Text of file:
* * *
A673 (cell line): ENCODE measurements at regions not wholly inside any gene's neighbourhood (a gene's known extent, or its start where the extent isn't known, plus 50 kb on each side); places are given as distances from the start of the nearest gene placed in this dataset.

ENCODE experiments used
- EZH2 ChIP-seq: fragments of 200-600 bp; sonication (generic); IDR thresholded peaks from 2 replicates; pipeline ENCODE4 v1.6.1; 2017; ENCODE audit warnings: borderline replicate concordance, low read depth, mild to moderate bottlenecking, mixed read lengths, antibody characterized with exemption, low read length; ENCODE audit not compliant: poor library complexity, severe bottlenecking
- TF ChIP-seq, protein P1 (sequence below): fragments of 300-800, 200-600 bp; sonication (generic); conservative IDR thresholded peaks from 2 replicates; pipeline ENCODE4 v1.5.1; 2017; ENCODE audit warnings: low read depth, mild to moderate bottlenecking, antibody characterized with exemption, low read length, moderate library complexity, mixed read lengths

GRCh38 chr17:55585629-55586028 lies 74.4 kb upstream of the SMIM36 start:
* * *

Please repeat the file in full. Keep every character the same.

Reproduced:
A673 (cell line): ENCODE measurements at regions not wholly inside any gene's neighbourhood (a gene's known extent, or its start where the extent isn't known, plus 50 kb on each side); places are given as distances from the start of the nearest gene placed in this dataset.

ENCODE experiments used
- EZH2 ChIP-seq: fragments of 200-600 bp; sonication (generic); IDR thresholded peaks from 2 replicates; pipeline ENCODE4 v1.6.1; 2017; ENCODE audit warnings: borderline replicate concordance, low read depth, mild to moderate bottlenecking, mixed read lengths, antibody characterized with exemption, low read length; ENCODE audit not compliant: poor library complexity, severe bottlenecking
- TF ChIP-seq, protein P1 (sequence below): fragments of 300-800, 200-600 bp; sonication (generic); conservative IDR thresholded peaks from 2 replicates; pipeline ENCODE4 v1.5.1; 2017; ENCODE audit warnings: low read depth, mild to moderate bottlenecking, antibody characterized with exemption, low read length, moderate library complexity, mixed read lengths

GRCh38 chr17:55585629-55586028 lies 74.4 kb upstream of the SMIM36 start: